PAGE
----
Nor is God calling His people to isolate themselves like hermits or monks in a wilderness monastery to “save themselves.” The message of Jesus is not about self-preservation but evangelization. Ministry to the multitudes of lost souls in the cities of the world must continue until probation closes.
“When they persecute you in this city, flee to another. For assuredly, I say to you, you will not have gone through the cities of Israel before the Son of Man comes” (Matt. 10:23). “Until it is possible for them to leave [the cities], so long as they remain, they should be most active in doing missionary work.”
Second, even if the Lord has impressed your family to move to a rural environment, do so with much prayer, careful thought, and planning. Buying the wrong property or moving too quickly can drain the bank account and strain a marriage. “There may be individuals who will make a rush to do something and enter into some business they know nothing about. This God does not require. . . . To understand the will of God is a great thing.”
Finally, there will be a pivotal event that signals when believers should leave cities in preparation for the end: “The time is not far distant when, like the early disciples, we shall be forced to seek a refuge in desolate and solitary places. As the siege of Jerusalem by the Roman armies was the signal for flight to the Judean Christians, so the assumption of power on the part of our nation, in the decree enforcing the papal sabbath, will be a warning to us. It will then be time to leave the large cities, preparatory to leaving the smaller ones for retired homes in secluded places among the mountains.”
Wherever you pitch your tent in this world, remember that all Christians are ultimately looking for that “better country” (see Heb. 11:16), which the meek shall inherit, a place where “everyone shall sit under his vine and under his fig tree, and no one shall make them afraid” (Micah 4:4).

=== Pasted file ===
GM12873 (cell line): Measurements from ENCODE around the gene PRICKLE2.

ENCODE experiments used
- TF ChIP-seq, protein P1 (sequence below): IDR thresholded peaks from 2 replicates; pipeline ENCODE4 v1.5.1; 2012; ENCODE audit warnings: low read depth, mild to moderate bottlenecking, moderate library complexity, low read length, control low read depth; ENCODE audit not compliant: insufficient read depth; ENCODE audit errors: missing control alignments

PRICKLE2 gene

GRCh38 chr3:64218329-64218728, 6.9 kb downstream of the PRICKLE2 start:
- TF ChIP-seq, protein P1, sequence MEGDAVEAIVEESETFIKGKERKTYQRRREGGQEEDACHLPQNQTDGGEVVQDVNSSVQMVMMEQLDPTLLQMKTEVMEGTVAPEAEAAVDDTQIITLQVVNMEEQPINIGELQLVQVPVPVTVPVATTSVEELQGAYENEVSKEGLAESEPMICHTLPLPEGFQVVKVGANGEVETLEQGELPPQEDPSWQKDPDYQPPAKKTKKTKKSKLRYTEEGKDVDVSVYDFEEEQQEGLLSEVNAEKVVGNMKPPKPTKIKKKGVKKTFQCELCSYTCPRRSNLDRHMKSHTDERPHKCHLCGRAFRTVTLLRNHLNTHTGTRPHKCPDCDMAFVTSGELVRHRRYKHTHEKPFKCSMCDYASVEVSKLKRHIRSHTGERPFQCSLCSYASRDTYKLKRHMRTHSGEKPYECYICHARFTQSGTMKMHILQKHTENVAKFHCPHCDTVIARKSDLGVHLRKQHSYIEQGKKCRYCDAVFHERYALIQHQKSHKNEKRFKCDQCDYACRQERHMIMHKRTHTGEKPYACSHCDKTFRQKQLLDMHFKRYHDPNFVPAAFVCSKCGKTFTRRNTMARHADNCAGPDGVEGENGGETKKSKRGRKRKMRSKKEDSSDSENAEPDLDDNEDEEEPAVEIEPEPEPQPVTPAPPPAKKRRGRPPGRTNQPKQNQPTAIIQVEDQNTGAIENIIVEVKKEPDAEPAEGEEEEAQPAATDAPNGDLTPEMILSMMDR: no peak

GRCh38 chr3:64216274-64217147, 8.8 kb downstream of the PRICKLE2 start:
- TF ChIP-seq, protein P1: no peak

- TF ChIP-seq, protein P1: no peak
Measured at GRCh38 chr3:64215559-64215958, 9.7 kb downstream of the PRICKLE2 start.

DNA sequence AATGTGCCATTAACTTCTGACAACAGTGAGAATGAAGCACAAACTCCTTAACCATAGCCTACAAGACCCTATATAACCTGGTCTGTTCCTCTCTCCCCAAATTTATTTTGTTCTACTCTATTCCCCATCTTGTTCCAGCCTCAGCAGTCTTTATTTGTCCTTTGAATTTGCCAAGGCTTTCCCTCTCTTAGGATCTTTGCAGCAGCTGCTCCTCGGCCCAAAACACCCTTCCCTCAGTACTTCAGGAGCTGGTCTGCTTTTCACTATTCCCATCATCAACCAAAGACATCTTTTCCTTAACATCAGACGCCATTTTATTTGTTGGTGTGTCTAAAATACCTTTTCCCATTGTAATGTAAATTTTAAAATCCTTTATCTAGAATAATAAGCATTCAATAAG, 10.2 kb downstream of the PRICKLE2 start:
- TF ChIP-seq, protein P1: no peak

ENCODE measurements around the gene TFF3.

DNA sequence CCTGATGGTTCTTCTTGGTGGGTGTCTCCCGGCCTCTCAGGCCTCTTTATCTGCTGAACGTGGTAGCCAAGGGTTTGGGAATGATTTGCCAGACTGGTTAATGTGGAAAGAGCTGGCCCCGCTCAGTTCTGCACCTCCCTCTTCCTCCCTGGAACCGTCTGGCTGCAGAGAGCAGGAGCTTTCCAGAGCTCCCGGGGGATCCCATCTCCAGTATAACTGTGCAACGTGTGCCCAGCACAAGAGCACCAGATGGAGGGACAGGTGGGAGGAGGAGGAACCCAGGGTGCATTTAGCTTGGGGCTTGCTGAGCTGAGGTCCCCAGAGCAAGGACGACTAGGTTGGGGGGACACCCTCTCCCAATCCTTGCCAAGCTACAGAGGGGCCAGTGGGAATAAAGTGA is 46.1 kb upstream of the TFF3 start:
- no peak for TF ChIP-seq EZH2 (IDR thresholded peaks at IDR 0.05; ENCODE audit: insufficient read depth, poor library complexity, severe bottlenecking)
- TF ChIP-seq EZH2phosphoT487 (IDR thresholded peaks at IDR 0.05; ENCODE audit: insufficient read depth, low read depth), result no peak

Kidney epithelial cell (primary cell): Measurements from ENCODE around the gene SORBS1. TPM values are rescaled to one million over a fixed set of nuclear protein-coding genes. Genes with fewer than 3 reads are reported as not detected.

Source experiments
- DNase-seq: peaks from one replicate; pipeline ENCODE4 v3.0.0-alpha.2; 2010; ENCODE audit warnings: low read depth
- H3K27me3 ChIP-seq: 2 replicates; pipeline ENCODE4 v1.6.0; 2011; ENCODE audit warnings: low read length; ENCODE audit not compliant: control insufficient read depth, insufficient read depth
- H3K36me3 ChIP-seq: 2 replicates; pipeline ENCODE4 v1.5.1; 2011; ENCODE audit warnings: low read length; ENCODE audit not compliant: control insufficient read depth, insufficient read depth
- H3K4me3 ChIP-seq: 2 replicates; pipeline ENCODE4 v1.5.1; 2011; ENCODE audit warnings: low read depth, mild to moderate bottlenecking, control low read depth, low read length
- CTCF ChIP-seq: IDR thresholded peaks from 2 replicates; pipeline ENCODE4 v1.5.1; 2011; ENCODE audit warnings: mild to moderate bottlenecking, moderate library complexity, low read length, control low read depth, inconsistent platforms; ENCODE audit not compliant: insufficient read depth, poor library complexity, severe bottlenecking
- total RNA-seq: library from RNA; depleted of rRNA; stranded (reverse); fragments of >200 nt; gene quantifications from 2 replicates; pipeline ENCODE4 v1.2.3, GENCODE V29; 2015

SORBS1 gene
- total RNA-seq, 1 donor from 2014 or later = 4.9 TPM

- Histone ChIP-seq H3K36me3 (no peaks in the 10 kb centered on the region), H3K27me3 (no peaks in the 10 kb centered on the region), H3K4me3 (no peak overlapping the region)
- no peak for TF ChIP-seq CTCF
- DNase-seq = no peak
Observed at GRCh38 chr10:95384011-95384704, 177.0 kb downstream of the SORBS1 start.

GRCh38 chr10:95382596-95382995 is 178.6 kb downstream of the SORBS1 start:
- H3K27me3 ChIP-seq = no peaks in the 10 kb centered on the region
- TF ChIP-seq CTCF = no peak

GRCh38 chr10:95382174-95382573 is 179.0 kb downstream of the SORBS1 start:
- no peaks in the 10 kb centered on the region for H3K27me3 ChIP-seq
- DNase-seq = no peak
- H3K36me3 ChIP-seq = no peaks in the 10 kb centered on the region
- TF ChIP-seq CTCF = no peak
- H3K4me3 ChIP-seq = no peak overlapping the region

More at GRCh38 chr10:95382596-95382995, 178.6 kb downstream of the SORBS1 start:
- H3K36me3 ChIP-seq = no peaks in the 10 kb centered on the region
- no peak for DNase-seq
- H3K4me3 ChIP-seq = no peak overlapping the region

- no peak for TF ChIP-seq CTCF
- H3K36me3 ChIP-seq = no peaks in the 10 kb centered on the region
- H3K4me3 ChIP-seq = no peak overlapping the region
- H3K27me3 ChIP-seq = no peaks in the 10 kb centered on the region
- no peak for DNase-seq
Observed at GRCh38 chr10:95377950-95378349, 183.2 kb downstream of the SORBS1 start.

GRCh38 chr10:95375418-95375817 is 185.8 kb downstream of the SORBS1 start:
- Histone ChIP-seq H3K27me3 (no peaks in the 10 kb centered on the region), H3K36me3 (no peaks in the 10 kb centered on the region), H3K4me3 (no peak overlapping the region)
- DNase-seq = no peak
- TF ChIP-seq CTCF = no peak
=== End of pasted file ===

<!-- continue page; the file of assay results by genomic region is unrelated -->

Doug Batchelor is the senior pastor of Granite Bay Hilltop Seventh-day Adventist Church in Granite Bay, California, United States, and president of Amazing Facts.
1 Bible texts are taken from the New King James Version. Copyright © 1979, 1980, 1982 by Thomas Nelson. Used by permission. All rights reserved.
2 Richard Florida, “America’s Most (and Least) Religious Metro Areas,” Bloomberg CityLab, Apr. 4, 2013, https://www.bloomberg.com/news/articles/2013-04-04/america-s-most-and-least-religious-metro-areas.
3 U.N. Habitat, “Urban Sustainable Development Goals (SDGs),” United Nations Human Settlements Programme, 2021, https://data.unhabitat.org/pages/sdgs.
4 Katharina Buchholz, “How Has the World’s Urban Population Changed From 1950 to Today?” World Economic Forum/Statista, Nov. 4, 2020, https://www.weforum.org/agenda/2020/11/global-continent-urban-population-urbanisation-percent/.
5 Ellen G. White, Manuscript Releases (Silver Spring, Md.: Ellen G. White Estate, 1993), vol. 19, p. 335.
6 Ellen G. White, The Ministry of Healing (Mountain View, Calif: Pacific Press Pub. Assn., 1905), p. 365.
8 Ibid., p. 363.
9 Ellen G. White, Selected Messages (Washington, D.C.: Review and Herald Pub. Assn., 1958, 1980), book 2, pp. 357, 358.
10 E. G. White, Manuscript Releases, vol. 19, p. 335.
11 William Hawk, “Expenditures of Urban and Rural Households in 2011,” Beyond the Numbers 2, no. 5 (2013), https://www.bls.gov/opub/btn/volume-2/expenditures-of-urban-and-rural-households-in-2011.htm.